Antoine Doinel is now more than thirty. He divorces from Christine. He is a proofreader, and is in love with Sabine, a record seller. Colette, his teenager love, is now a lawyer. She buys ... See full summary »
"Love at Twenty" unites five directors from around the world to present their different perspectives on what love really is at the age of 20. The episodes are united with the score of ... See full summary »
At the beginning of the 20th century, Claude Roc, a young middle-class Frenchman meets in Paris Ann Brown, a young Englishwoman. They become friends and Ann invites him to spend holidays at... See full summary »
Charlie Kohler is a piano player in a bar. The waitress Lena is in love with him. One of Charlie's brother, Chico, a crook, takes refuge in the bar because he is chased by two gangsters, ... See full summary »
Pierre Lachenay is a well-known publisher and lecturer, married with Franca and father of Sabine, around 10. He meets an air hostess, Nicole. They start a love affair, which Pierre is hiding, but he cannot stand staying away from her.
Antoine Doinel joined the army but has just been discharged. The film tells his reunion with Christine Darbon, the girl he was in love with before the beginning of the film, and his adventures in his jobs : first as a night watchman, then as a private investigator, especially during one investigation within Mr Tabard's shoes-shop... Mme Tabard is so fascinating...Written by
This film is part of the Criterion Collection, spine #186. See more »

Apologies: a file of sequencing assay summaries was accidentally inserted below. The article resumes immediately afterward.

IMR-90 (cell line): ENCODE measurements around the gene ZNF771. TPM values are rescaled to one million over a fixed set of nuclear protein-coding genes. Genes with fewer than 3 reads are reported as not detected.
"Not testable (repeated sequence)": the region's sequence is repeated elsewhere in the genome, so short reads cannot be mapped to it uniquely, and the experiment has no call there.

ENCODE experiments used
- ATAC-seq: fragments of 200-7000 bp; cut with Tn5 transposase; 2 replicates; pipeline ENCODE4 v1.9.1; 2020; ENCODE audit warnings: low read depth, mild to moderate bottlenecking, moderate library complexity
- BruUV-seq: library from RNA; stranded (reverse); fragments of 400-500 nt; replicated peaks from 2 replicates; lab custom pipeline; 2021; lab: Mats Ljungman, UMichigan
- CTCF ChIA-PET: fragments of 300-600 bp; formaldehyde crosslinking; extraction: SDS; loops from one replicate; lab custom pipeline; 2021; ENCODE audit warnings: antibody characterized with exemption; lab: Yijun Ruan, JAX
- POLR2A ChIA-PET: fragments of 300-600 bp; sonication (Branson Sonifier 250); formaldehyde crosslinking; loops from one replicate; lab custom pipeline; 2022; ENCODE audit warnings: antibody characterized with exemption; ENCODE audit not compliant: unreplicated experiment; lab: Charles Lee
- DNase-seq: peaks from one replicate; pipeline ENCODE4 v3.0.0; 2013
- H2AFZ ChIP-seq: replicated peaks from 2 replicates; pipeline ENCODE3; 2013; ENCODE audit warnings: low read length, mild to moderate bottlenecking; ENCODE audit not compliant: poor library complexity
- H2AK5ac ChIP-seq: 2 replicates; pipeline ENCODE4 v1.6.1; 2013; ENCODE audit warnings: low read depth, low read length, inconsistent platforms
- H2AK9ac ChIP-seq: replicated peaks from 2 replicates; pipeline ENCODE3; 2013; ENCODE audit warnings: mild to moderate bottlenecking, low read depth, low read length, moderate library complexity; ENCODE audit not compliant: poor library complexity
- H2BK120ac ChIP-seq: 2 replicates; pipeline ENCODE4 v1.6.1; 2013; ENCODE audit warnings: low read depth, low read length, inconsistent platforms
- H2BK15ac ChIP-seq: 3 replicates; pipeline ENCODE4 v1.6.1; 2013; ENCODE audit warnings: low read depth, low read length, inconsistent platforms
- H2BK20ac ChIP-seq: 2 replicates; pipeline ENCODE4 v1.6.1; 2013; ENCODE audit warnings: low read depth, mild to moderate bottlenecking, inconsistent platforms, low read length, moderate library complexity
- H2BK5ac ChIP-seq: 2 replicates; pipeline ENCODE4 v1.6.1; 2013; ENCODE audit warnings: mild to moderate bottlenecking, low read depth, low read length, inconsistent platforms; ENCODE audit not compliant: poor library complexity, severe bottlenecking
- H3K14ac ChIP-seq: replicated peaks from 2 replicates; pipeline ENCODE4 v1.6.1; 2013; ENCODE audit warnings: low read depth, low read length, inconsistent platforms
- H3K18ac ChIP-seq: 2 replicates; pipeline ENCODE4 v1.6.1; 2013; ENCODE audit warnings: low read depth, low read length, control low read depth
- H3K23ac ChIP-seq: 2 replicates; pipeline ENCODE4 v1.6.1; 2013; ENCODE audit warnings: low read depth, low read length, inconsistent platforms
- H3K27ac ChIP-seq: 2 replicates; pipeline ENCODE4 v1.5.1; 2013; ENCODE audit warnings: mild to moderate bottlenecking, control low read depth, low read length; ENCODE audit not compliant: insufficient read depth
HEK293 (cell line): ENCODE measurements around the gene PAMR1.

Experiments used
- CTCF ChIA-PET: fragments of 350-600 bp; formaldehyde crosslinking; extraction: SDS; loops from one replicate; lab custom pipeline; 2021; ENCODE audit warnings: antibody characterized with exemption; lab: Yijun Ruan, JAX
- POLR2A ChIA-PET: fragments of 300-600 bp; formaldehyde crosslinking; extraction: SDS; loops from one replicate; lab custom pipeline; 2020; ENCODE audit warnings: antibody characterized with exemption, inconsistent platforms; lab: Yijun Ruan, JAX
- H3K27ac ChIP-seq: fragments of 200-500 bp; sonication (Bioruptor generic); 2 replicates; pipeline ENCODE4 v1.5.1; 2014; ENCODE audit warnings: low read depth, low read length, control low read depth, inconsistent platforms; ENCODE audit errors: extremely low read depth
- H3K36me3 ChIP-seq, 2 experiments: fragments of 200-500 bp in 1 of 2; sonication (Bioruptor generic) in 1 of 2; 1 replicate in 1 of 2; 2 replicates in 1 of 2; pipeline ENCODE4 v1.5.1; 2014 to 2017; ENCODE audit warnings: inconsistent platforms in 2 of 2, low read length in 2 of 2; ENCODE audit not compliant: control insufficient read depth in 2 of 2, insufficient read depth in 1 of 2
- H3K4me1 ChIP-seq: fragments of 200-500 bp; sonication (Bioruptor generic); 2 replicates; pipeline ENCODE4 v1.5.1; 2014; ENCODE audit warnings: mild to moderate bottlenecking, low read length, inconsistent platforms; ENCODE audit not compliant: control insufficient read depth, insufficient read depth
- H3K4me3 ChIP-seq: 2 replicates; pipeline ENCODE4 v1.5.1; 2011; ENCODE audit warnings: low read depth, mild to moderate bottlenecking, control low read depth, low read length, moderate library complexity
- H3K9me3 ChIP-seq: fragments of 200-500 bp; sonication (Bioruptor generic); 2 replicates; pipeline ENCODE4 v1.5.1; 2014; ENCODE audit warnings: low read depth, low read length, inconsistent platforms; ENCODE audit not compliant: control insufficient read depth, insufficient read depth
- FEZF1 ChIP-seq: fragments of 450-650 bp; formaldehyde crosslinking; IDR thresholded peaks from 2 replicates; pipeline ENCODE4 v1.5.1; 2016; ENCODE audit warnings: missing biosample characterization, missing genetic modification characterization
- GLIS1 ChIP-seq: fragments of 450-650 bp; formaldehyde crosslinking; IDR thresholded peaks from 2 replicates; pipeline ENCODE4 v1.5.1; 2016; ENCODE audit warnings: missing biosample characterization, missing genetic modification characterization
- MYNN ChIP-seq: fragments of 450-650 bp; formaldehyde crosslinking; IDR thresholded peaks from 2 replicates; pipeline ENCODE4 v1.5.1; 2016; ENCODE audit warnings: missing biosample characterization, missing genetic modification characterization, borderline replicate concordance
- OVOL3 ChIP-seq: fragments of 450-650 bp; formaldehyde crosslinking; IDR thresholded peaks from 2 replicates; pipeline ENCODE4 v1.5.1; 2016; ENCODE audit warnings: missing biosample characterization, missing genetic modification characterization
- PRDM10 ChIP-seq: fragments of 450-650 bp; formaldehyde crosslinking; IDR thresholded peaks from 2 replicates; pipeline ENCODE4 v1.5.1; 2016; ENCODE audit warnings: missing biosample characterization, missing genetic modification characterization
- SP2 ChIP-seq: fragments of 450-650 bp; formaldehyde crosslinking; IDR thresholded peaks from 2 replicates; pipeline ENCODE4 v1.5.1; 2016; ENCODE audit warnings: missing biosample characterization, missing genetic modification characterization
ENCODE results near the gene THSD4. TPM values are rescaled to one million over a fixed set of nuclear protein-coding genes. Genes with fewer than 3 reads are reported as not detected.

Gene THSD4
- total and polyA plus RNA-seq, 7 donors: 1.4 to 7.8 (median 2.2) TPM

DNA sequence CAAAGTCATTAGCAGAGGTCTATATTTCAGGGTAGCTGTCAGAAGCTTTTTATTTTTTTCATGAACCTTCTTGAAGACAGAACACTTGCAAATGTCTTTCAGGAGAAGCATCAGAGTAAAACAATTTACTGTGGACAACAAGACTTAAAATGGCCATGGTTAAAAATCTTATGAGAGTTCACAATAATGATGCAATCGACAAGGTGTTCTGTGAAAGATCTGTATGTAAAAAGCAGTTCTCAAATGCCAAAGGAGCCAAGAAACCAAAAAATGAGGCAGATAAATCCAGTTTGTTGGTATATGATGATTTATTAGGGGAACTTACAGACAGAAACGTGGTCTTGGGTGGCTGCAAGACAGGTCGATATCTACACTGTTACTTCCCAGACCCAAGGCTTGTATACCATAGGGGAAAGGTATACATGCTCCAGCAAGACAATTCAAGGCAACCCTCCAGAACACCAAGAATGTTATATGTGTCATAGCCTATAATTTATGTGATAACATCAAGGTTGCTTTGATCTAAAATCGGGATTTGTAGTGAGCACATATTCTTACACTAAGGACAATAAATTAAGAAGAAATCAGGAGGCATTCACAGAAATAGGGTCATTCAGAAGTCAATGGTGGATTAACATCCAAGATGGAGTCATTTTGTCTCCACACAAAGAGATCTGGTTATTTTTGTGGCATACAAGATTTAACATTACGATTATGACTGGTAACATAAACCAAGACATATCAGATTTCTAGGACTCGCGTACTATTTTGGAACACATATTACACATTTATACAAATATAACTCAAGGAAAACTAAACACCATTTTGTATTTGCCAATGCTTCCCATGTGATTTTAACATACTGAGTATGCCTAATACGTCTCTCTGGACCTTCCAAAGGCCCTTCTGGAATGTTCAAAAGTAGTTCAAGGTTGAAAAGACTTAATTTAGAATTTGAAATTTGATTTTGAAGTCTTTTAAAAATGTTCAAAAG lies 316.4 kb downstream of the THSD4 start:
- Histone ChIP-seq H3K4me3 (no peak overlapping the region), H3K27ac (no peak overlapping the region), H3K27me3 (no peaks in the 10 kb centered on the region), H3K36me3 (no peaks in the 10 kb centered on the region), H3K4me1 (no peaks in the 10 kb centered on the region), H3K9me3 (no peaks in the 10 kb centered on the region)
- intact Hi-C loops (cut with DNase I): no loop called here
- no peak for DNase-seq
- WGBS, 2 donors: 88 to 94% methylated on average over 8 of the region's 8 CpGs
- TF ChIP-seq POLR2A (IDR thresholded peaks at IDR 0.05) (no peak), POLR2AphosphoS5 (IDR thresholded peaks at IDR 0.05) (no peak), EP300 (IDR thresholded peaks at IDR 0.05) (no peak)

When Antoine kisses Christine in the basement, he pushes her back against the wall. The walls are dirty and leave black stains across the back of her sweater. When they leave and she reaches the top of the stairs the stains are gone. See more »
Do you speak English, Antoine?
I'm learning from records, but it's not easy.
Records are a joke. There's only one way to learn: in bed with an English girl. It's time you learned. I learned with an Australian girl while her husband was at work painting houses.
Don't ever say Hitler was a housepainter. That's slander. Hitler painted landscapes.
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For the role of Christine Darbon, Truffaut cast a nineteen-year-old actress, Claude Jade, who had impressed him in the stage play Enrico IV. Truffaut had been "completely taken by her beauty, her manners, her kindness, and her joie de vivre." Her polite upbringing and charismatic girl-next-door quality, as far as Truffaut was concerned, made Claude Jade perfect for the role of the pure-hearted Christine who would eventually win Antoine's heart.
As Christine, Claude Jade is as cute as a button and her scenes are often the most charming ones in the film. Her introductory scene, stepping out of the Parisian night appearing like an angel to wave shyly at Antoine through a glass wall, is a delight. Later, Christine attempts to guess Antoine's latest job, amusingly tossing out way-off-the-mark guesses like cab driver or water taster. It is a ticklish scene but also hints that Christine, as of yet, doesn't think so highly of Antoine's employable skills. By the film's end, Antoine has become a TV repairman. He has been holding a grudge against Christine, so she wins him back in a fetching manner. She calls his company for service even as she is removing a component from her TV. The company sends Antoine, who is then forced to stay for hours trying to fix an irreparable TV.
The best romantic scene in the film, however, is a quaint breakfast scene one morning in Christine's kitchen. Christine is busy teaching Antoine how to butter toast. Antoine, for his part, wishes to pose a question to her. Too embarrassed to express himself in words, he writes his question on a notepad instead and hands it to her. She immediately writes her reply and hands it back to him. They continue in this manner for a few more exchanges before Antoine withdraws a scissor from a nearby drawer and hangs it on Christine's ring finger. It is a touching and intimate moment between the two young lovers and communicates, without intrusive words, their affection for one another.
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